What's so impressive in the GT is the way all the technology interacts with seemingly a common goal. Much like the BMW M3/M4 you get the impression of some very thorough and extremely clever calibration work, most keenly expressed in the wide operating window of grip and slip available in ESP Sport mode. If you're clumsy it'll intervene with equal heavy handedness but keep it smooth and you discover it's willing to work with you and let you play with the GT's cornering attitude through trailed brakes and increasingly bold throttle inputs.

Shorter than an SLS but just as wide
Shorter than an SLS but just as wide
We are sailing
And then you can slip it back into Comfort mode and chuckle at the little icon of a sailing boat that comes up as the GT literally freewheels back down the freeway to home. Here you can appreciate the more luxurious flourishes making good on the name, the low-slung driving position snuggled between doors and a substantial transmission tunnel festooned with those mode buttons.

The slot-like windscreen, burly low-speed ride and width of the thing make it a reasonably intimidating device in traffic. And though shorter than an SLS it's no narrower, meaning it doesn't really feel much more compact in real terms.

The presence of the SL in the range means cruisers remain catered for, leaving the GT able to play more to the bruiser and open up an exciting new front in an increasingly competitive area of the market. It's got some formidable competition, with more on the way too. But as a way of introducing a new engine, a new way of thinking and a very new-school interpretation of AMG's core values the GT is off to a flying start.

Want more stats and tech? Read our preview story here!

On the road...

 3,982cc V8, turbocharged
Transmission: 7-speed dual-clutch automatic, rear-wheel drive
Power (hp): 462@6,000rpm
Torque (lb ft): 443@1,600-5,000rpm
0-62mph: 4.0sec (claimed)
Top speed: 189mph (claimed)
Weight: 1,540kg (DIN, without driver, 1,615kg to EU)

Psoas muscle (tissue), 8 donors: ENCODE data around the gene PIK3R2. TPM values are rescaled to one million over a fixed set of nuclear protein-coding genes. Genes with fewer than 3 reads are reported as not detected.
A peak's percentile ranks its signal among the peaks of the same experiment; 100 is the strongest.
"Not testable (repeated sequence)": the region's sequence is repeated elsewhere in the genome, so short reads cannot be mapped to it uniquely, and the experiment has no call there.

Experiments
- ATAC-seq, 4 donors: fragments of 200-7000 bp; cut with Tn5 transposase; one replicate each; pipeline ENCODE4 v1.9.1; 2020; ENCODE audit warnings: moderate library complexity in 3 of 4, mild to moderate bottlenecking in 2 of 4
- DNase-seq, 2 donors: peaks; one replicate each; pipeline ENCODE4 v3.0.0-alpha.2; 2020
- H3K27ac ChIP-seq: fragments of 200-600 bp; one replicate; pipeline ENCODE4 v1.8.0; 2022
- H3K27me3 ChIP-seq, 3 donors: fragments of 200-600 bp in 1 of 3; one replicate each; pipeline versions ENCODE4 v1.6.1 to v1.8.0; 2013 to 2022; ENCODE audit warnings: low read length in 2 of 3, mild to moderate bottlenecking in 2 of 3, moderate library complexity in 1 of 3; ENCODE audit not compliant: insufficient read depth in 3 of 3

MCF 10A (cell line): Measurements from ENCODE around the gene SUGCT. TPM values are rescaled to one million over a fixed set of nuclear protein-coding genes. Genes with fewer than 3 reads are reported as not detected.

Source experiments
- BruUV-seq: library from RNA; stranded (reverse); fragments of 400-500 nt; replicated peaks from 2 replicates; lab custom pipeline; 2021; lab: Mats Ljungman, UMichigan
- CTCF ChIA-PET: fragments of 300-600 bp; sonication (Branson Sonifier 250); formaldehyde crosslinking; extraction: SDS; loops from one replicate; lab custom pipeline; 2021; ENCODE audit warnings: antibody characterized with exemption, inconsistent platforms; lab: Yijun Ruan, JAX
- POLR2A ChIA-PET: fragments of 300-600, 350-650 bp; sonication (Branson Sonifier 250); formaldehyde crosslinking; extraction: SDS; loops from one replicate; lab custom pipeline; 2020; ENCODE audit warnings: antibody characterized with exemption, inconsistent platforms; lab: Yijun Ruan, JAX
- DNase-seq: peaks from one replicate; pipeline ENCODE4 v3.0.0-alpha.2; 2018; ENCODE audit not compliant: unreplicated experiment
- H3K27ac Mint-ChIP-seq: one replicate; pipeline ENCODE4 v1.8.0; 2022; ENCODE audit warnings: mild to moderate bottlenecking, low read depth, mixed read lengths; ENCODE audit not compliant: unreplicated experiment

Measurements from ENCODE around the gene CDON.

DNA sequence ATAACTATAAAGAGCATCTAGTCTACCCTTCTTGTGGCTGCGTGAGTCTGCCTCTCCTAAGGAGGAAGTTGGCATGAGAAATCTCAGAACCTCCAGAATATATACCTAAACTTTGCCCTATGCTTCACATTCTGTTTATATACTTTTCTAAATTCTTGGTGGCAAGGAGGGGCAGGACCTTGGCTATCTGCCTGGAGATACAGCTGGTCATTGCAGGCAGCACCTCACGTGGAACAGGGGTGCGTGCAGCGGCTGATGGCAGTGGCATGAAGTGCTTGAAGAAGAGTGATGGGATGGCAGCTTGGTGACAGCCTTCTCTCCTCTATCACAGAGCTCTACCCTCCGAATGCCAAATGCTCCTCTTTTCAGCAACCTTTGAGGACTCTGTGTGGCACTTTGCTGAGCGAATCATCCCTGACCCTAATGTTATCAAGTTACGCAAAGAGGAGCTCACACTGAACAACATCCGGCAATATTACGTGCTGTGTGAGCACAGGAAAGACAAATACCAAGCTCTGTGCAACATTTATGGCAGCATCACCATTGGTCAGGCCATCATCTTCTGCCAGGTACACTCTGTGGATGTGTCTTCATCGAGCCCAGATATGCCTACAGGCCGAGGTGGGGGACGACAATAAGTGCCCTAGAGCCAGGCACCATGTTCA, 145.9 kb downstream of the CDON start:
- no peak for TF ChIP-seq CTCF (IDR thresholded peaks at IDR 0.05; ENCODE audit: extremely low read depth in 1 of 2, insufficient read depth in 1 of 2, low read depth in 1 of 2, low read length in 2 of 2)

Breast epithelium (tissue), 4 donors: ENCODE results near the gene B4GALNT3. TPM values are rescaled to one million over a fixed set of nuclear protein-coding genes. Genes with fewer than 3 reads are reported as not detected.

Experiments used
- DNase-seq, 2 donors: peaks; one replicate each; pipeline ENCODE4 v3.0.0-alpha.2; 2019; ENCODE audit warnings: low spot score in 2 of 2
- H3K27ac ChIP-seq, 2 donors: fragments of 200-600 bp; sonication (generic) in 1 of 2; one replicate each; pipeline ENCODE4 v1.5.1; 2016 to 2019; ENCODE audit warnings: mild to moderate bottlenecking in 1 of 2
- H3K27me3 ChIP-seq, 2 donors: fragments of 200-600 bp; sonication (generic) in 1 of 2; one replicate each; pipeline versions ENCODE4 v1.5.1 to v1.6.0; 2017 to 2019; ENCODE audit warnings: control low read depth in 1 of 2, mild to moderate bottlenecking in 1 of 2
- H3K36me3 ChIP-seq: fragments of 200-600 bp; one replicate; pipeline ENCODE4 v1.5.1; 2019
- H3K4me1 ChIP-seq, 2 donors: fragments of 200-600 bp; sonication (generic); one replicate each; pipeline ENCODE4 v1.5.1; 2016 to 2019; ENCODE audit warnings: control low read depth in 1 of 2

MPG: 30.4mpg (claimed)
CO2: 216g/km
Price: £97,195

 3,982cc V8, turbocharged
Transmission: 7-speed dual-clutch automatic, rear-wheel drive
Power (hp): 510@6,250rpm
Torque (lb ft): 480@1,750-5,000rpm
0-62mph: 3.8 sec (claimed)
Top speed: 193mph (claimed)
Weight: 1,570kg (DIN, without driver, 1,645kg to EU)
MPG: 30.1mpg (claimed)
CO2: 219g/km
Price: £110,495

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Comments (75) Join the discussion on the forum

  • Oddball RS 14 Nov 2014

    I love the video, that's what Mercs do so well, cruise, do you still want that 911, yes! because I don't want a auto sports car, it takes my fun and interaction away.

  • cayman-black 14 Nov 2014

    I am sure it good but for me its just a little ugly.
    That engine in a Aston Martin though Hmmm.

    Edited by cayman-black on Friday 14th November 10:45

  • MikeGoodwin 14 Nov 2014

    This is solid proof car manufacturers can still produce a great sounding motor without the need to pipe induction or exhaust noise into the cabin. Im really looking forward to the new C63 now the AMG GT has been released.

  • Europa1 14 Nov 2014

    Not sure about the looks side on - it looks like a 911 that has its nose pulled.

  • Wizardskills 14 Nov 2014

    So much want. I'll take mine in yellow please!